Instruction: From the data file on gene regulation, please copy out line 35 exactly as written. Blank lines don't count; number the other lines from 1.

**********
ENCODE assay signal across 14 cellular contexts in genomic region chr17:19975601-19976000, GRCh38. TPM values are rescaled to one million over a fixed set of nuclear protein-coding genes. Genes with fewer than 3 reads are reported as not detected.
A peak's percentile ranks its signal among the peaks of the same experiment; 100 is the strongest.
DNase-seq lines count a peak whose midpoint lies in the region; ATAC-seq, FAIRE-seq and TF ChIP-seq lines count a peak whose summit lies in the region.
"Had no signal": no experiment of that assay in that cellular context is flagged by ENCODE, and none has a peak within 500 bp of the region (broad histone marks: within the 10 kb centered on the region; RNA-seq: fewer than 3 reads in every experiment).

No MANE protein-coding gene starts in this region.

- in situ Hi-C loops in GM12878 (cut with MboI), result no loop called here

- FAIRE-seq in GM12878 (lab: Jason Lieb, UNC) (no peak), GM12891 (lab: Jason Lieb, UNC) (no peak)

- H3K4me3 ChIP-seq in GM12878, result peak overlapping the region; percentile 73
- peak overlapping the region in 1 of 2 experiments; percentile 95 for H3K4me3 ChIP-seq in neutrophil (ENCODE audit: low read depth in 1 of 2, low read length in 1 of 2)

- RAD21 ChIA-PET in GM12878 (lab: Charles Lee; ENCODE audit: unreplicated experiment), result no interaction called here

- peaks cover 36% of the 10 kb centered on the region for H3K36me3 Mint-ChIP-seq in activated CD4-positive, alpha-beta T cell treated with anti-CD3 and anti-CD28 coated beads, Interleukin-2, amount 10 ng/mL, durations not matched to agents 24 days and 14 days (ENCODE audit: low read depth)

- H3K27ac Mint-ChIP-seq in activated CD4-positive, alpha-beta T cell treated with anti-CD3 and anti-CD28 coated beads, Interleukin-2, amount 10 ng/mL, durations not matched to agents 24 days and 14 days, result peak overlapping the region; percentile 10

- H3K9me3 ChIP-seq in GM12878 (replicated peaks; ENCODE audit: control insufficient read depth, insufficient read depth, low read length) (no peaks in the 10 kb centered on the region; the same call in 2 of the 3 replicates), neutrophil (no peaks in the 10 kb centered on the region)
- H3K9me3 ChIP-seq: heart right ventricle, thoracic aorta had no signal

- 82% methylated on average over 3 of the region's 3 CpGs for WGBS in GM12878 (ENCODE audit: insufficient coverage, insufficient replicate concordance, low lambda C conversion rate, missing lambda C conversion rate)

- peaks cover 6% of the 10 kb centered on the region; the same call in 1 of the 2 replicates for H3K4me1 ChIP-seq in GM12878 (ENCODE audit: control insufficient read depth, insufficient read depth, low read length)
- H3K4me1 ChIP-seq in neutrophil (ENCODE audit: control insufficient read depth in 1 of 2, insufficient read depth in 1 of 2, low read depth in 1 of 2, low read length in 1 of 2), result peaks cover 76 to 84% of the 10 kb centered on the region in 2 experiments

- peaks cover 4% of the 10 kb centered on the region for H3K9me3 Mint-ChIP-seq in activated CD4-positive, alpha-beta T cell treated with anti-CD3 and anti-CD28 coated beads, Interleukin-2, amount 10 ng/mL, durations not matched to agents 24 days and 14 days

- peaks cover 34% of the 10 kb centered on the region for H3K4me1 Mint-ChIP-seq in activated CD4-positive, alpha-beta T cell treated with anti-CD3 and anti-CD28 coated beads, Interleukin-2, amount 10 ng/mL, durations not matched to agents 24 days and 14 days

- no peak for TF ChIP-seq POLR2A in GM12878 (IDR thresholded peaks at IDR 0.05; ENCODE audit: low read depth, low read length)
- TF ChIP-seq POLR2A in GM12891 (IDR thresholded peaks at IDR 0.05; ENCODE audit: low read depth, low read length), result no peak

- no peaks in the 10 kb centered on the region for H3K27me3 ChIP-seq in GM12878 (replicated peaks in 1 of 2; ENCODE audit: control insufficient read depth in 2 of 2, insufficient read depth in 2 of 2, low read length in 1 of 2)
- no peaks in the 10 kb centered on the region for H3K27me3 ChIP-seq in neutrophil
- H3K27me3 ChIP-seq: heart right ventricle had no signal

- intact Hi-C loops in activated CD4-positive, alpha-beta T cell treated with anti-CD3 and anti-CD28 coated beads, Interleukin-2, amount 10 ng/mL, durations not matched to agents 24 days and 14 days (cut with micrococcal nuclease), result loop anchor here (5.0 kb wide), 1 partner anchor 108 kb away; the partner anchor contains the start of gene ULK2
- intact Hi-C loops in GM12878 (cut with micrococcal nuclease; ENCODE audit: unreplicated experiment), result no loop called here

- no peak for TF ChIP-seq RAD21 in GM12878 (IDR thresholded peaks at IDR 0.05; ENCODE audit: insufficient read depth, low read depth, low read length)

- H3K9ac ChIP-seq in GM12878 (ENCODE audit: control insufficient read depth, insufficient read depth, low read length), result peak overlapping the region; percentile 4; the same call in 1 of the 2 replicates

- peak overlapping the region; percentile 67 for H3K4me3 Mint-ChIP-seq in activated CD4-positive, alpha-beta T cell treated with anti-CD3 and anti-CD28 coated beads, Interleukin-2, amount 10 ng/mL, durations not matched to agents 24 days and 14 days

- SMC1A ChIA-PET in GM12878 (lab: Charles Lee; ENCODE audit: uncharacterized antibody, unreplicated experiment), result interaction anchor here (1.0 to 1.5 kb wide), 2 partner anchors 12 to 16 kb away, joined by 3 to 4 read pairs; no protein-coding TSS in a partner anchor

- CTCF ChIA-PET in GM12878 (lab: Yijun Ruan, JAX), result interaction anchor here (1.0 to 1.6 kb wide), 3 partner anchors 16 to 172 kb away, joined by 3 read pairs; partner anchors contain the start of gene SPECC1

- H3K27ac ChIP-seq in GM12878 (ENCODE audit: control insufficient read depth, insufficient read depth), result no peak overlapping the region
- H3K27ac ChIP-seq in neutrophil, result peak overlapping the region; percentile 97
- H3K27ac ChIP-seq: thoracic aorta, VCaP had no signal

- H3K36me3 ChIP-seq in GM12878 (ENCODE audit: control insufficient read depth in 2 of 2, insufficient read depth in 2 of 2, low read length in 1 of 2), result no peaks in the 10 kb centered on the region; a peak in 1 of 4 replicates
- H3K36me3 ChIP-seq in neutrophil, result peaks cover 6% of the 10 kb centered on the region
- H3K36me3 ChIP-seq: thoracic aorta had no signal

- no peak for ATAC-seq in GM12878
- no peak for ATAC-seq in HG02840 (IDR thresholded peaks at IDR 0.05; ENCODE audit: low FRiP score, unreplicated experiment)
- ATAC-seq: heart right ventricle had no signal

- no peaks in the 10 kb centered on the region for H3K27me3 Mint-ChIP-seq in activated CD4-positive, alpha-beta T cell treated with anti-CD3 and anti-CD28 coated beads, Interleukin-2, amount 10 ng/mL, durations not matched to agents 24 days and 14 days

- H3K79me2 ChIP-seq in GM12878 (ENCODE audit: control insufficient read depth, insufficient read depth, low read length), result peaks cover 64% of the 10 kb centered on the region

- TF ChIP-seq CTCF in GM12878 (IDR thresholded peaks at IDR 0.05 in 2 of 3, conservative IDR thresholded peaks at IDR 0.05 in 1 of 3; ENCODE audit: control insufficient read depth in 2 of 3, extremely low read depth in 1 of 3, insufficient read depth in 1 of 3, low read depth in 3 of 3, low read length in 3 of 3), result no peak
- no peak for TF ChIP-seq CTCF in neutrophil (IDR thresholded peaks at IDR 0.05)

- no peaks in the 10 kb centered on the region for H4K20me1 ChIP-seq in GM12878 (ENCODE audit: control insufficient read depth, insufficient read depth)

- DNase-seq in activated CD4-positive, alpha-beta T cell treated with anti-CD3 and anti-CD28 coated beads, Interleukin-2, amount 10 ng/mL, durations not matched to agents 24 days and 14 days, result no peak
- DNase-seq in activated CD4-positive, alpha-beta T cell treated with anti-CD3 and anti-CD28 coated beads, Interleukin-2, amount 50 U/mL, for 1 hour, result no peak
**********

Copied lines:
- H3K36me3 ChIP-seq in GM12878 (ENCODE audit: control insufficient read depth in 2 of 2, insufficient read depth in 2 of 2, low read length in 1 of 2), result no peaks in the 10 kb centered on the region; a peak in 1 of 4 replicates